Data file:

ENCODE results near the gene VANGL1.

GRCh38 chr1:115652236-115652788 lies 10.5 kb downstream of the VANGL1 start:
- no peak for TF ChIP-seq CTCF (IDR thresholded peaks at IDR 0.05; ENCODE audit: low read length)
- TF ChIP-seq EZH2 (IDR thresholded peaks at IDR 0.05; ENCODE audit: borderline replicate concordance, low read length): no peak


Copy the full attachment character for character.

ENCODE results near the gene VANGL1.

GRCh38 chr1:115652236-115652788 lies 10.5 kb downstream of the VANGL1 start:
- no peak for TF ChIP-seq CTCF (IDR thresholded peaks at IDR 0.05; ENCODE audit: low read length)
- TF ChIP-seq EZH2 (IDR thresholded peaks at IDR 0.05; ENCODE audit: borderline replicate concordance, low read length): no peak